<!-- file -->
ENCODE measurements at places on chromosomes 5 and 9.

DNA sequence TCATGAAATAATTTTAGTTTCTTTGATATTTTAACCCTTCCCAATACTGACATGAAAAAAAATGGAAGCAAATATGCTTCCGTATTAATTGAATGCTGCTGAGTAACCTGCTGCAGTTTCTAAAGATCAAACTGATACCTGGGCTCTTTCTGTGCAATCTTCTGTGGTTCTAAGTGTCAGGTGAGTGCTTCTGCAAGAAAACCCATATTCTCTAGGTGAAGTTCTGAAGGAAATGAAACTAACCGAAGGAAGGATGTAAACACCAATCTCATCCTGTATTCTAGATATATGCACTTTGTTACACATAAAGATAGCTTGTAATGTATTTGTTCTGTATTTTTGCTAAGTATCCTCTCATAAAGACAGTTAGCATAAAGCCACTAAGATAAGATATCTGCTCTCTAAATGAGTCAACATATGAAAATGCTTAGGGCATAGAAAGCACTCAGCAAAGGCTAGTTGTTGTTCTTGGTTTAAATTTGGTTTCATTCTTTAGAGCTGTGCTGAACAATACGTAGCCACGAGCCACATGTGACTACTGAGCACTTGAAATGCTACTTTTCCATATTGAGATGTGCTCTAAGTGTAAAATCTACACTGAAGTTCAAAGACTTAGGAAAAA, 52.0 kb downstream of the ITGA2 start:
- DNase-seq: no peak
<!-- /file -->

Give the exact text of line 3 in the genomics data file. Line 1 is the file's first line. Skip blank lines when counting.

- DNase-seq: no peak